I knew this watch existed for a while but seeing in the flesh solidified the feeling that yes, this is of the most (if not the most) steampunk timepieces in existence – and here I get to put it on. I believe it came out in 2008. Plus, unlike stuff from Cabestan and Vianney Halter, this Chronoswiss is not going to cost in the tens or hundreds of thousands of dollars for a cool timepiece.
The watch is the Wristmaster CH 2703. It is two timepieces placed next to each other, and mimics the look of dashboard instruments from classic cars and planes. The CH 2703 is the full set, while the individual pieces are the CH 2803 for the watch, and CH 7503 for the stopwatch. The steel watches are on a steel plate attached to the double strap system. The watch is a full 84mm wide by 42mm tall, and 20mm thick. Yea, it is wearable – but on your forearm more than your wrist. Quality is good and typical of German Chronoswiss. I did strap it on, and it looks neat – not everyday wear neat, but certain neat. It is also totally absurd. With double straps and a top heavy design, it will fit best on large wrists made like straight tree trunks.
Chronoswiss is probably a brand that does not require much introduction, despite the fact that we do not hear much about these. I have reviewed some of their set in years past and they are well thought out pieces with impeccable construction and high-quality substances. While a lot of this Timemaster line hews closely to a vintage aviation aesthetic, the input of Dornier has created a model that seems to draw more inspiration from aviation.For starters, the dial was created to resemble an artificial horizon, with a midline dividing the gray and black stripes of the dial. Pair that with the crimson accents (and GMT hand) and glowing white lume-filled hands, and you have the recipe for a very readable watch – even for each the functions built-in courtesy of the movement.That motion is a Caliber C.754 automatic (based from the ETA 7750), which itself provides a 46 hour power reserve, a skeletonized rotor, and decorative finishes such as polishing, Perlage, along with Côtes de Genève. This movement enables the watch to possess three of the very useful (in my view) complications, which are a date display, accurate GMT tracking, and a chronograph.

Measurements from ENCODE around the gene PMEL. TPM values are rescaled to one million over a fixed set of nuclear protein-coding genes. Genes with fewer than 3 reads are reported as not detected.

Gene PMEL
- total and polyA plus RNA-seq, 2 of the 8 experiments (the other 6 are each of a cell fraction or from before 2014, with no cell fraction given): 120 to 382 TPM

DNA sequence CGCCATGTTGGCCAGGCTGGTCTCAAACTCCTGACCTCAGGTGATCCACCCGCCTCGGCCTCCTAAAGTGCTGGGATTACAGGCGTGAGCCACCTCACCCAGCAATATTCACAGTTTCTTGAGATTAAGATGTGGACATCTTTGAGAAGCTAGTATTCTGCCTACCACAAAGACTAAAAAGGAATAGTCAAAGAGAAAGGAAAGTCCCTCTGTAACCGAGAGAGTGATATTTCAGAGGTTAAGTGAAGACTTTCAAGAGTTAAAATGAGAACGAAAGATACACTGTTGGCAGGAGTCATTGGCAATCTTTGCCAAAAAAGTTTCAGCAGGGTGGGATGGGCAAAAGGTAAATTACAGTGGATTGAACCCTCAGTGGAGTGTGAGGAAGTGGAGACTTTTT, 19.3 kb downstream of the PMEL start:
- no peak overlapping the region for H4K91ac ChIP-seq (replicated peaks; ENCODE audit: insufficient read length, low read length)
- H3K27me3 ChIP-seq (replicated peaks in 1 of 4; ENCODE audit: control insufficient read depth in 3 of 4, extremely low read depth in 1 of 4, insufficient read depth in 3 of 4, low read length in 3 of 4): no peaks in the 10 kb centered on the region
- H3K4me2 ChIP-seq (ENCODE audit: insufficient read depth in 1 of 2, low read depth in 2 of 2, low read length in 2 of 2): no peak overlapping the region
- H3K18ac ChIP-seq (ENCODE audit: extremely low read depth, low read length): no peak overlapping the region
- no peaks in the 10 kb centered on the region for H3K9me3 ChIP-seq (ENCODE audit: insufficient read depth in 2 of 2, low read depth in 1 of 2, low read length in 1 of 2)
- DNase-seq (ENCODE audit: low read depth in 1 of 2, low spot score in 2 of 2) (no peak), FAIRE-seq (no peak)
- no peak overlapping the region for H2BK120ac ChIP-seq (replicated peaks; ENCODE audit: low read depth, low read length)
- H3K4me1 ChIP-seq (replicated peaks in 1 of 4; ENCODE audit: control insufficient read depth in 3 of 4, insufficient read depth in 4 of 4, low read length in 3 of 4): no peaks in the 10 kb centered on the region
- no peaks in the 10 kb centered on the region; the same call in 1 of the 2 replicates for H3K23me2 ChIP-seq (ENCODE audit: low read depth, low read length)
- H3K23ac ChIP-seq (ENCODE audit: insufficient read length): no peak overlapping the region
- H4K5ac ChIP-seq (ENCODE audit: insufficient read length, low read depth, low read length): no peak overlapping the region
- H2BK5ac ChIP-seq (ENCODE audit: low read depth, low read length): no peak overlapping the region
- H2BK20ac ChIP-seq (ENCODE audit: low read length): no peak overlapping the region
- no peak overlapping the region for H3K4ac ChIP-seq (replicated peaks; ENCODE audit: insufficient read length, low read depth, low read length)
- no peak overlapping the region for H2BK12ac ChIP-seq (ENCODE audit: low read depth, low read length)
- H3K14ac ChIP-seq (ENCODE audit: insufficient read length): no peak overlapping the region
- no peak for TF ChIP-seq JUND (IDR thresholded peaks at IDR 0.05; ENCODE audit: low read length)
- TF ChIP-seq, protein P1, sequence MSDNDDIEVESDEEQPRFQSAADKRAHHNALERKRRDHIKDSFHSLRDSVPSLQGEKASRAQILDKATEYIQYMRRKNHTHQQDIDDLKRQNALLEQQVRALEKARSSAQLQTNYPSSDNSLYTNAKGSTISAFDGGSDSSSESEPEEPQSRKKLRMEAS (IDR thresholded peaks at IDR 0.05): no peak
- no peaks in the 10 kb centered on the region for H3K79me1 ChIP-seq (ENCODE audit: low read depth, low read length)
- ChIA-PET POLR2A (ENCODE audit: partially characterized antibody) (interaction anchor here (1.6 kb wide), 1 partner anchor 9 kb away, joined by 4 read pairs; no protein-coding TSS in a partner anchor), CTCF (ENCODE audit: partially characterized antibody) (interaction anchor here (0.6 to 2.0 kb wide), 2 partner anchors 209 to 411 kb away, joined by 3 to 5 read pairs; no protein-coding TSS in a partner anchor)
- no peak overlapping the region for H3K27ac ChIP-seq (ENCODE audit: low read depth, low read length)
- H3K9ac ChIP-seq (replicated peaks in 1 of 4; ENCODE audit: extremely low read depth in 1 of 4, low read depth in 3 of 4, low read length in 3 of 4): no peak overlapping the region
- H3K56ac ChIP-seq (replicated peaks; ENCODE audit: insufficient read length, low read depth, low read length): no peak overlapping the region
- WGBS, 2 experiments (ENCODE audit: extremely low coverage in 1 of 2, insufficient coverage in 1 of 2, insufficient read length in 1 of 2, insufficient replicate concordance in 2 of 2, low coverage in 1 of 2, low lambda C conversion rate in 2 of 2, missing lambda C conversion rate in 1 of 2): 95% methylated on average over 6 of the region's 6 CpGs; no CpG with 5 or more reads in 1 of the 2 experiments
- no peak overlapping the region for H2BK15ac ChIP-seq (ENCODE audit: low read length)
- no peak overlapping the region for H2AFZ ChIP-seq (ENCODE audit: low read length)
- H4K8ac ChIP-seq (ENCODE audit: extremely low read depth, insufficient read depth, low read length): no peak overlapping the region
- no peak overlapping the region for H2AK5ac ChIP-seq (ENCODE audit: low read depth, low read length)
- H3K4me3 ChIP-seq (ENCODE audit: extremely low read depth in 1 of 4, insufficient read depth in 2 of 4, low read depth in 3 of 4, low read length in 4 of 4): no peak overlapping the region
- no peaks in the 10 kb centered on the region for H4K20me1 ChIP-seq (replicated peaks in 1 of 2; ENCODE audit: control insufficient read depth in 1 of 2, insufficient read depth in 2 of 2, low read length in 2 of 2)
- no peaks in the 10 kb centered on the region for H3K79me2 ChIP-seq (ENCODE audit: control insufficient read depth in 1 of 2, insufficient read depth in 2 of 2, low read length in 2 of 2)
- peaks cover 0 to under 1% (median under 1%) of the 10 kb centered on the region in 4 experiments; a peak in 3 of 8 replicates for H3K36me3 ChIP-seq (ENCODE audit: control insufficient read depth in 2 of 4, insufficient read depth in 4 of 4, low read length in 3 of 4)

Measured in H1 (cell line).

Inside the watch is a decorated based Swiss ETA 2892-A2 automatic movement while the stopwatch has a modified Swiss ETA Valjoux 7750 automatic chronograph movement. Logically speaking the separation of the time and chronograph works in favor of legibility – now each is even easier to read. See how nicely that works out? Design of the dials and case is based on the Timemaster collection – which is classic aviator complete with the hands, easy to read dials, and coined bezel. Chronoswiss is doing very well in the US market with their designs. Pieces such as this prove they know how to have fun and are willing to experiment. One of these rare Chronoswiss Wristmaster watches is available on James List here for just under $10,000.